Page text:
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Israel Studies 3.2 (1998) 253-267

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Questioning "Ethnic Democracy":
A Response to Sammy Smooha

As'ad Ghanem, Nadim Rouhana and Oren Yiftachel

IN THIS ESSAY WE PRESENT a critique of the "ethnic democracy" model, formulated by political sociologist Sammy Smooha to account for Israel's political structure. During the last two decades, Smooha's voluminous work on ethnic politics in Israel has gained a central position among social scientists in Israel and beyond. His conceptual and empirical explorations of the country's ethnic relations have laid important and insightful foundations for Israeli critical research by thoroughly documenting and explicating Israel's pervasive ethnic stratification and disparities between Jews and Palestinian-Arabs, as well as between Ashkenazi and Mizrakhi Jews.

Most notably, his "ethnic democracy" model, which provides a structural account of Arab-Jewish relations in Israel, has been widely accepted in recent literature on Israel. The most lucid elaboration and explication of the model was published recently on the pages of this journal. 1 In this model, Smooha manages to combine theoretical claims about the nature of democratic states dominated by an ethnic majority, with a wealth of (mainly attitudinal) data and a new conceptualization of the Israeli case. On the theoretical level, he claims,

Ethnic democracy is located somewhere in the democratic section of the democracy-non-democracy continuum. Ethnic democracy is a system which combines the extension of civil and political rights to individuals and some collective rights to minorities, with institutionalization of majority control over the state. Driven by ethnic nationalism, the state is identified with a "core ethnic nation," not with its citizens . . . at the same time, the minorities are allowed to conduct a democratic and peaceful struggle that yields incremental improvement in their status. 2

When turning to Israel, Smooha integrates a critical examination of ethnic relations with a thorough deconstruction of past scholarship on the [End Page 253] state's political structure. After refuting common claims that Israel is a liberal or consociational democracy, and repudiating descriptions of the state as a non-democratic colonial system, he concludes that it is an "archetype" of a newly defined regime type—"ethnic democracy." In his own words, the democratic and Jewish characteristics of the state coexist, and

Israel proper qualifies as a political democracy on many counts. . . Notwithstanding concerns that Israeli democracy is an "overburdened polity" . . . it has thus far functioned quite well. . . . Simultaneously, Israel is a special case of an ethnic state. It defines itself as a state of and for Jews, that is, the homeland of the Jews only . . . the state extends preferential treatment to Jews who wish to preserve the embedded Jewishness and Zionism of the state. 3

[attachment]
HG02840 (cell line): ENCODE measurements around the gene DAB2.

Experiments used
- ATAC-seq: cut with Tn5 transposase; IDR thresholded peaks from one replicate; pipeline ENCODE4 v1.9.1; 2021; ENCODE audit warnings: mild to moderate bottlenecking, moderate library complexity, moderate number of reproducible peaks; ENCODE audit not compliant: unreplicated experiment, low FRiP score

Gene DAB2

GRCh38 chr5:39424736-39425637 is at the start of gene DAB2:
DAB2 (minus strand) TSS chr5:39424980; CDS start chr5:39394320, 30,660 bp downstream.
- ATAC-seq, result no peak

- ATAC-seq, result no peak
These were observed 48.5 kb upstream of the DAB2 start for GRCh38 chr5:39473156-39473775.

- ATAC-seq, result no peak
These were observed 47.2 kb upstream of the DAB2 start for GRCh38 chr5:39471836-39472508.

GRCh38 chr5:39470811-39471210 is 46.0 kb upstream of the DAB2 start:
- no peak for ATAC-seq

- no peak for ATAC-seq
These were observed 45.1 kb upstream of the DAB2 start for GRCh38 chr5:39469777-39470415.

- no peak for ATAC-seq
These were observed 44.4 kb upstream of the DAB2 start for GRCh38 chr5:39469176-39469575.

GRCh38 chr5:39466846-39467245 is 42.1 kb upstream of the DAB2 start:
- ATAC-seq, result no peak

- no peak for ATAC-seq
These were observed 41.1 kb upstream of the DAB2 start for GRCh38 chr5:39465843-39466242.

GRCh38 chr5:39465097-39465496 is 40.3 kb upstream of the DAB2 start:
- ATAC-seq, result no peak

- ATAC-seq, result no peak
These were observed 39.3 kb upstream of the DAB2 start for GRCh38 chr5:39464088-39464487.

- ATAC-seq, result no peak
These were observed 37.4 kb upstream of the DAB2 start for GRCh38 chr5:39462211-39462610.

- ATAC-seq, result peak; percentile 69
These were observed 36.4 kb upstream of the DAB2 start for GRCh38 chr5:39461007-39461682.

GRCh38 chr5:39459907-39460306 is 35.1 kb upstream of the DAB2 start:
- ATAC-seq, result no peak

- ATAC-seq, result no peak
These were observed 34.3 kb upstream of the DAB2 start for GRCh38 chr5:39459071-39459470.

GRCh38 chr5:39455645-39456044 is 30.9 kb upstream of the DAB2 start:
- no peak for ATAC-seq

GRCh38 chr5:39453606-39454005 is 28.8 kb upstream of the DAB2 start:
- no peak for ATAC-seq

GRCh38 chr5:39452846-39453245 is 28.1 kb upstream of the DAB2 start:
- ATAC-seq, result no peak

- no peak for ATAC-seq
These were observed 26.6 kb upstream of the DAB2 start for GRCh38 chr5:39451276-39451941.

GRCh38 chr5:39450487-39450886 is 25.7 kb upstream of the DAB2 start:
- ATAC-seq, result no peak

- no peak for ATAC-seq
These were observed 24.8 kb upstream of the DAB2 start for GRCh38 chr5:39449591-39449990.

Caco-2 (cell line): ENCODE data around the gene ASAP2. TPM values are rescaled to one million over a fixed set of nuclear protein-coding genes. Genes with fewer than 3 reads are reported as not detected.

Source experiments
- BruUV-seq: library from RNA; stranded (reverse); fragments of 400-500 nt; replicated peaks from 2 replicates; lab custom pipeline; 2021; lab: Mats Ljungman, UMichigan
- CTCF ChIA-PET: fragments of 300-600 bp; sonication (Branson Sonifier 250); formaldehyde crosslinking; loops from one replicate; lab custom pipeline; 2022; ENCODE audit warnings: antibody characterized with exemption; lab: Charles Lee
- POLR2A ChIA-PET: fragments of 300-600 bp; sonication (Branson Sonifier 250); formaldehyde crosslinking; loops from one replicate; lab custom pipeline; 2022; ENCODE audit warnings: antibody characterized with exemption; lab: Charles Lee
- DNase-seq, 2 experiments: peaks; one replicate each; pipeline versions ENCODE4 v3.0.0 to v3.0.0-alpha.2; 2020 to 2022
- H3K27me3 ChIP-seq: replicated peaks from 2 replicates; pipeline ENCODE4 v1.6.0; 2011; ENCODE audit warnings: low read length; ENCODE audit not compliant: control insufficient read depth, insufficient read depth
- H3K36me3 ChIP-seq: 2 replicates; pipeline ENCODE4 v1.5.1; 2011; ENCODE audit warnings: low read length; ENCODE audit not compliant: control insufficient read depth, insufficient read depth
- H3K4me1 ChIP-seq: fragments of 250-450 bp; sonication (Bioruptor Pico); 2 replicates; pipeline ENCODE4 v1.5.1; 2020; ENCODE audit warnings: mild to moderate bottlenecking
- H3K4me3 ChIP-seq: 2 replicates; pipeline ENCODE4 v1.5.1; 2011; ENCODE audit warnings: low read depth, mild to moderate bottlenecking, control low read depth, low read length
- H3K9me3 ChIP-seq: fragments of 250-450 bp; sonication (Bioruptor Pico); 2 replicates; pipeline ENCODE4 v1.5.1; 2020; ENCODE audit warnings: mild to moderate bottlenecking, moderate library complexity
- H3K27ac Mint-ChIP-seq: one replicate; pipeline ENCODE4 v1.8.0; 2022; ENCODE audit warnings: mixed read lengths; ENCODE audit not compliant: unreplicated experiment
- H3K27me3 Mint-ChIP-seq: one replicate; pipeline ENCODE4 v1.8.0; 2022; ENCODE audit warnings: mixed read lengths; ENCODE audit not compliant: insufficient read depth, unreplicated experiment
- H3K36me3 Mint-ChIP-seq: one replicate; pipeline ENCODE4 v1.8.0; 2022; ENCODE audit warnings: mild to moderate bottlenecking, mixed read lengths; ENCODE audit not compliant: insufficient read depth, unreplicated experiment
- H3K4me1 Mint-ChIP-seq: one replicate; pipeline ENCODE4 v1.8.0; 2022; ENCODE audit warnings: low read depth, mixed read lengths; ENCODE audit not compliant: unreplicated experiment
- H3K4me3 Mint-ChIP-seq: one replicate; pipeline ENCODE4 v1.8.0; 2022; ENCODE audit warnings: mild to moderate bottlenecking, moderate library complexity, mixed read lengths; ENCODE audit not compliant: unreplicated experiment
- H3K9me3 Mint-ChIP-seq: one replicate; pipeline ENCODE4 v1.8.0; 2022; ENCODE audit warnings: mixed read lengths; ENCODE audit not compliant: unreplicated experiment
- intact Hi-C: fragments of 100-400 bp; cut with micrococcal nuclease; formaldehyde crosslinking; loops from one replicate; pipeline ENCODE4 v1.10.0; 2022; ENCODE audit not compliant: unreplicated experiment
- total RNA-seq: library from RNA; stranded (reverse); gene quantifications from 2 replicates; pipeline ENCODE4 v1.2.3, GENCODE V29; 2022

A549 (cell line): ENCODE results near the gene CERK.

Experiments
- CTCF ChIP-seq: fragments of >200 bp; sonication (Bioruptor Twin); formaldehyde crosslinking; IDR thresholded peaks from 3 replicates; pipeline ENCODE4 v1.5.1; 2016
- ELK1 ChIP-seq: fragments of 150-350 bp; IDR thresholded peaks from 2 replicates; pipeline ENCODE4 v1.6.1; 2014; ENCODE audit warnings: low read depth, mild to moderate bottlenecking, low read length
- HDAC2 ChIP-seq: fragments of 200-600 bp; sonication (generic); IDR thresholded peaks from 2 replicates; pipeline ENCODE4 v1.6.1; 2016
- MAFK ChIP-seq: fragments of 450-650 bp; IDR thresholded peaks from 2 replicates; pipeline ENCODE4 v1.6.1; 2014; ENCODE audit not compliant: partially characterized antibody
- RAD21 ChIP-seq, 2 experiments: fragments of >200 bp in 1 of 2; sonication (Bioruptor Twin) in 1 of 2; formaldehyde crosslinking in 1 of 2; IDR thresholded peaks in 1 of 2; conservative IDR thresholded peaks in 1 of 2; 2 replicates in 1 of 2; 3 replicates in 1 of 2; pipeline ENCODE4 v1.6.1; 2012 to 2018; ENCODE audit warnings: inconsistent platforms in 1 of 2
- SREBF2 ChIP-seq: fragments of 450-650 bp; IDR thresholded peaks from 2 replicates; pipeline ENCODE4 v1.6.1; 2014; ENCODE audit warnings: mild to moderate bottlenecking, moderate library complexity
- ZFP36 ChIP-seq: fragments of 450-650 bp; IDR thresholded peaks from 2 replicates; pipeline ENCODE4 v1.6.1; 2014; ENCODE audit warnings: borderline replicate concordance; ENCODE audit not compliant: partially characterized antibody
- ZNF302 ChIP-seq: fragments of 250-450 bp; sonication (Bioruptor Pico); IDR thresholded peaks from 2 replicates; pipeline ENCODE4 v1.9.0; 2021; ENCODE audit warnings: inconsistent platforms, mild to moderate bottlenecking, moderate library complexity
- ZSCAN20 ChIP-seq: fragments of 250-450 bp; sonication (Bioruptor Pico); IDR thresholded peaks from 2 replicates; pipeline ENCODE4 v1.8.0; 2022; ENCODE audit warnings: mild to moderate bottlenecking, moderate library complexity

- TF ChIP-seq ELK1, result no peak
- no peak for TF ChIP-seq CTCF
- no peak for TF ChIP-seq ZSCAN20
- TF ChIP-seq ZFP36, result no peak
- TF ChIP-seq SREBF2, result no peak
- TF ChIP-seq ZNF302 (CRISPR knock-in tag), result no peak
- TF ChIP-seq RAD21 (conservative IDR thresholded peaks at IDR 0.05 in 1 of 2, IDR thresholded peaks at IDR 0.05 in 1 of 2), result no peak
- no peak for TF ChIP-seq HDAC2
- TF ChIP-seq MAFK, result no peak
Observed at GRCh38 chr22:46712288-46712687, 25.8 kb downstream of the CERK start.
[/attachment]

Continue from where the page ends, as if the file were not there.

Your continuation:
But despite its increasing acceptance, Smooha's model is not without some serious problems. In the following critique, we wish to extend our previous questioning of the model's viability, sustainability, and content, 4 and to question its empirical and theoretical claims and coherence. We acknowledge, of course, that important democratic features are practiced in Israel, but make a distinction between these features and a democratic state structure, which is lacking in the current regime.

Our critique addresses several key problems in the "ethnic democracy" model that revolve around the impossibility of establishing an "ethnic democracy" in a bi-ethnic context. First, we take issue with the assertion that a structural, state sanctioned, and long-term inequality of ethnic rights can coexist with democratic rule. Here we note that, while Smooha makes a distinction between individual and collective rights, these are often indistinguishable, since the limitation imposed on collective rights also entails the violation of individual rights and, hence, the breaching of a fundamental democratic principle of individual civil equality.

We also contend that Israel cannot be analyzed as an "archetype" case of majority-minority relations, as implied in Smooha's work, given the continuing "Judaization" of the country. In other words, the analysis of Arab-Jewish relations in Israel cannot be neatly isolated from the historical process during which Palestinian-Arabs lost control over their land and became a...


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